Ono is even more vehement about what servant leadership is and is not. “Servant leadership is in no way, shape or form in conflict with being a visionary or transformational leader,” he says during our interview, sitting upright in his chair. “I would argue that a servant leader can be a more transformational leader than one focused on his own career. Because the vision should not be about yourself; the vision should be about the institution.”

The new vision for UBC—which Ono promises he will develop in collaboration with everyone on campus—is something many will be waiting for. It’s been a decade since the last vision was developed under Stephen Toope and almost 30 years since UBC began to redefine itself as not just the hometown university for Vancouverites but a world-ranked institution. It started with David Strangway, who turned UBC into a place renowned for research during his tenure from 1985 to 1997. UBC’s upward climb continued with Martha Piper, president from 1997 to 2006, who became a nationally visible representative for UBC—someone renowned for her ability to connect with federal politicians and granting agencies. She spearheaded an effort to recruit students from the rest of Canada and emphasized the role of students as global citizens. Toope, in place from 2006 to 2014, took that further, expanding the number of international students at UBC, and building strong real estate and fundraising capabilities.

No one knows quite what to expect of Ono—in part because his time at the University of Cincinnati doesn’t offer completely clear indications of what he might do here. “His time there was a little too short a time to have done enough to judge him,” says Paul Fain, the Washington, D.C.-based news editor of Inside Higher Ed, a publication that chronicles university life in the U.S. The average tenure for a university president, and the usual time needed to assess their records, is six or seven years, says Fain; Ono was president for four. Inside Higher Ed named him, in a light-hearted end-of-year list, as its up-and-coming college president in 2015. But that was based more on anecdotes from insiders, along with Ono’s 73,000-Twitter-follower hipness factor.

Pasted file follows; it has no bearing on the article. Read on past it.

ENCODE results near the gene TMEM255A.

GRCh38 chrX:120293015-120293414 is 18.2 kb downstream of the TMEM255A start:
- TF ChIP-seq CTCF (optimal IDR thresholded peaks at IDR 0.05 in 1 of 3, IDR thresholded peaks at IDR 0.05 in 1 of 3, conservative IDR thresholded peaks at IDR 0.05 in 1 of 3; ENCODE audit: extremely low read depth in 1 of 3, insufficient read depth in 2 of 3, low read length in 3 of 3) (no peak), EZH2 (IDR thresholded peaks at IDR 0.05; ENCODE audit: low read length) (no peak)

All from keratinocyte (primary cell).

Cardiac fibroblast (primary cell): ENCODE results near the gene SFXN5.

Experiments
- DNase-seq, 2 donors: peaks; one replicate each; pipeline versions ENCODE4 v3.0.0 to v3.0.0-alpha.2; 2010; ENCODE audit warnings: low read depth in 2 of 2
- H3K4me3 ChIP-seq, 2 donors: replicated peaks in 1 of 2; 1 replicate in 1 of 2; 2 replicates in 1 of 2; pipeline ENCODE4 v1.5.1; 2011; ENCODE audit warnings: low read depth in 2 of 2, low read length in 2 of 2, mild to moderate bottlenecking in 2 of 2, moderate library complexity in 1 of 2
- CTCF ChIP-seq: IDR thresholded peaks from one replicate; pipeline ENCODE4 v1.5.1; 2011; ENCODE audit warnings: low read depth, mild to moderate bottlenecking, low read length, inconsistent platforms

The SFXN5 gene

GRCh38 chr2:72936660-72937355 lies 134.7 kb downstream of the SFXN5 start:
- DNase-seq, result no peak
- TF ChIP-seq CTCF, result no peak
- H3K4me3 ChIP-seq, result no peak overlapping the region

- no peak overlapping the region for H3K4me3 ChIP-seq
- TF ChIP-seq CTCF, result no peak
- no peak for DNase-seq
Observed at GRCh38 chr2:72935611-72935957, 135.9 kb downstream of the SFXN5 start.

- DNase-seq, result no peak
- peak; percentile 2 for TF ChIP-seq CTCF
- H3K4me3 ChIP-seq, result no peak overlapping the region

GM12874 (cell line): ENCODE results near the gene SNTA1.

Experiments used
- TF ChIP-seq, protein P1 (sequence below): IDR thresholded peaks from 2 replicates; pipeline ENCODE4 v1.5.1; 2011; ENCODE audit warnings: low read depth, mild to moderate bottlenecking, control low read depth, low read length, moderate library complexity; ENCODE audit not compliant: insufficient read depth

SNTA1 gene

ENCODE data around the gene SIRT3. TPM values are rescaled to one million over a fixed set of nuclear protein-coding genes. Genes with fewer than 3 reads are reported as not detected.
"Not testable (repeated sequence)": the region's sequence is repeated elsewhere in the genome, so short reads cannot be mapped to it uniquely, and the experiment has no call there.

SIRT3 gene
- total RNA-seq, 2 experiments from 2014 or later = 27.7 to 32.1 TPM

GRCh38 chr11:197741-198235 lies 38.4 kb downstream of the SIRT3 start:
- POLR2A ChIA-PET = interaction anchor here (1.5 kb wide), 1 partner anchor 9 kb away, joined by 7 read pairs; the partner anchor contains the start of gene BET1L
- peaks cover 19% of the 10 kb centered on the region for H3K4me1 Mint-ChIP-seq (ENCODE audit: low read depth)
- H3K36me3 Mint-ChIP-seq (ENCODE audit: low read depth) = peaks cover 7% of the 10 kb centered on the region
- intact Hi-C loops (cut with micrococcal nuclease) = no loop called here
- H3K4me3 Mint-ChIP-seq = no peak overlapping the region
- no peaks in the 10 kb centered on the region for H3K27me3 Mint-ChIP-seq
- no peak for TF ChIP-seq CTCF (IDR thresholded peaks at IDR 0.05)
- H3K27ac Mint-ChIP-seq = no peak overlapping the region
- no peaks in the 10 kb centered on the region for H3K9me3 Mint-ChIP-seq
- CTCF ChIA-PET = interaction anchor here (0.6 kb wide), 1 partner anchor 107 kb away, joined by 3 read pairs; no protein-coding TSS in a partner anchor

Members of the University of Cincinnati cheer squad hoist Santa Ono at a Bearcats football game

Ono was clearly popular in Cincinnati, for a number of reasons. As a long-time professor and researcher, he appealed to academics who felt like he was one of them. Students loved him because he was so willing to connect, replying to their tweets that their rooms were too hot or that they didn’t know how to replace a ripped diploma. That’s key in a climate where post-secondary institutions are hustling to attract students and where those students view a good president as someone who is “responsive and engaged,” says Fain. Ono, a guy whose main hobby is tropical fish, became an enthusiastic cheerleader for the university’s football team, the Bearcats, to the point that many of their fans and players are still sending him mournful messages months after his departure.